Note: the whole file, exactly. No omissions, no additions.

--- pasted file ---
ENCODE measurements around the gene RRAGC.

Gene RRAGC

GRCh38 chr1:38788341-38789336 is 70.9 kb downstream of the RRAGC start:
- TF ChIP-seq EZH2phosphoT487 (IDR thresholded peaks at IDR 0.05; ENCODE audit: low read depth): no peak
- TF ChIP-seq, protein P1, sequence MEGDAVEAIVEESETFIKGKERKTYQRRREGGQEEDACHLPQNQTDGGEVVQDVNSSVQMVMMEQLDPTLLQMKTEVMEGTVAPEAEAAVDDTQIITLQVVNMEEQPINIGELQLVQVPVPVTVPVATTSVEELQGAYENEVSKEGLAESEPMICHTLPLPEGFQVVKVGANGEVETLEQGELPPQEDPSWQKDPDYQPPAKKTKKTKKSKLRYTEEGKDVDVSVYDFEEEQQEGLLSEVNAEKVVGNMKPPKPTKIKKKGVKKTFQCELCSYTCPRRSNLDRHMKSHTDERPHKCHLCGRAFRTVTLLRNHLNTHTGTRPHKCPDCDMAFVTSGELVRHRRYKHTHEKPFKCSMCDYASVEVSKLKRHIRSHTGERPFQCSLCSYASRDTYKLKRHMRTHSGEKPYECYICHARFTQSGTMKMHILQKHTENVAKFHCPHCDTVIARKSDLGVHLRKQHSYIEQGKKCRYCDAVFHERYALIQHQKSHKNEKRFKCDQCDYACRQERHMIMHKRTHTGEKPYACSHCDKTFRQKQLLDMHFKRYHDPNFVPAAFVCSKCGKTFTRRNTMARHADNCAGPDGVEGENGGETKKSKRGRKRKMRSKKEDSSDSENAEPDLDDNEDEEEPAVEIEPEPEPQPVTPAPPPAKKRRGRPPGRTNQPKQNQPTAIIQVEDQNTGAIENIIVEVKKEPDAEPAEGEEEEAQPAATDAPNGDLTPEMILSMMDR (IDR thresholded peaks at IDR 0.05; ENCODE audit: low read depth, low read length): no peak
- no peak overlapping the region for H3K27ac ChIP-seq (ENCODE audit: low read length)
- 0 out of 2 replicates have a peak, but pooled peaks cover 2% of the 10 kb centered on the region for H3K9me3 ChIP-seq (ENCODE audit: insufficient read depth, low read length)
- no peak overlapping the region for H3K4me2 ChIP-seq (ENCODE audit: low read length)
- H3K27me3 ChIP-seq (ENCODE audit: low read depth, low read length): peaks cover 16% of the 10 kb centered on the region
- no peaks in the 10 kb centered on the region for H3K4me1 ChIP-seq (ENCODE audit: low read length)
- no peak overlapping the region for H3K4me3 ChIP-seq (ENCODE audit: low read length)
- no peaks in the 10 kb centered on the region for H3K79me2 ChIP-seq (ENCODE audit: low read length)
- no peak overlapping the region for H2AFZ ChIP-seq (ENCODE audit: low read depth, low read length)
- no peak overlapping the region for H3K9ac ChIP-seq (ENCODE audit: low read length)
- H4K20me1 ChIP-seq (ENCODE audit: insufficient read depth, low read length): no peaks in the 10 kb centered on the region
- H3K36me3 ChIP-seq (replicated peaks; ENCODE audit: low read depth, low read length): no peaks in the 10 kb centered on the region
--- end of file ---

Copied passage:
ENCODE measurements around the gene RRAGC.

Gene RRAGC

GRCh38 chr1:38788341-38789336 is 70.9 kb downstream of the RRAGC start:
- TF ChIP-seq EZH2phosphoT487 (IDR thresholded peaks at IDR 0.05; ENCODE audit: low read depth): no peak
- TF ChIP-seq, protein P1, sequence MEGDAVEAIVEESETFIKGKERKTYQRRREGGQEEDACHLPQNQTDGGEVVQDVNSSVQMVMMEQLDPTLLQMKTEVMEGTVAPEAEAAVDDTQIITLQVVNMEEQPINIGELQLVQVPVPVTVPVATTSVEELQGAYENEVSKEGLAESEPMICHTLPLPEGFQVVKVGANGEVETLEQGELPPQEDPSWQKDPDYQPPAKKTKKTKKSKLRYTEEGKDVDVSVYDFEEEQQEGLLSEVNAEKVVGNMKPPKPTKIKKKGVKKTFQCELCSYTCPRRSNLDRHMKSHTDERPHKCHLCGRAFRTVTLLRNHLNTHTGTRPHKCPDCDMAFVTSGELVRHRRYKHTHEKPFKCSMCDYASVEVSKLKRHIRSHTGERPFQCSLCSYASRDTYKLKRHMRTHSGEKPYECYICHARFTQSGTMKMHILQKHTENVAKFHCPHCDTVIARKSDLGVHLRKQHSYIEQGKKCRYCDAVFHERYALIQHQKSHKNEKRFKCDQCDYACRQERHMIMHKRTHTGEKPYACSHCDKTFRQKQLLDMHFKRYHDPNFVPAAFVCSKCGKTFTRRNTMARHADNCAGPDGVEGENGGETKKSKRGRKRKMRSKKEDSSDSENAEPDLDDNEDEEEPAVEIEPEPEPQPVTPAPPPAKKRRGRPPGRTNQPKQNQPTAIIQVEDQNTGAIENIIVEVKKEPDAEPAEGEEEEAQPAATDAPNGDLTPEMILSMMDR (IDR thresholded peaks at IDR 0.05; ENCODE audit: low read depth, low read length): no peak
- no peak overlapping the region for H3K27ac ChIP-seq (ENCODE audit: low read length)
- 0 out of 2 replicates have a peak, but pooled peaks cover 2% of the 10 kb centered on the region for H3K9me3 ChIP-seq (ENCODE audit: insufficient read depth, low read length)
- no peak overlapping the region for H3K4me2 ChIP-seq (ENCODE audit: low read length)
- H3K27me3 ChIP-seq (ENCODE audit: low read depth, low read length): peaks cover 16% of the 10 kb centered on the region
- no peaks in the 10 kb centered on the region for H3K4me1 ChIP-seq (ENCODE audit: low read length)
- no peak overlapping the region for H3K4me3 ChIP-seq (ENCODE audit: low read length)
- no peaks in the 10 kb centered on the region for H3K79me2 ChIP-seq (ENCODE audit: low read length)
- no peak overlapping the region for H2AFZ ChIP-seq (ENCODE audit: low read depth, low read length)
- no peak overlapping the region for H3K9ac ChIP-seq (ENCODE audit: low read length)
- H4K20me1 ChIP-seq (ENCODE audit: insufficient read depth, low read length): no peaks in the 10 kb centered on the region
- H3K36me3 ChIP-seq (replicated peaks; ENCODE audit: low read depth, low read length): no peaks in the 10 kb centered on the region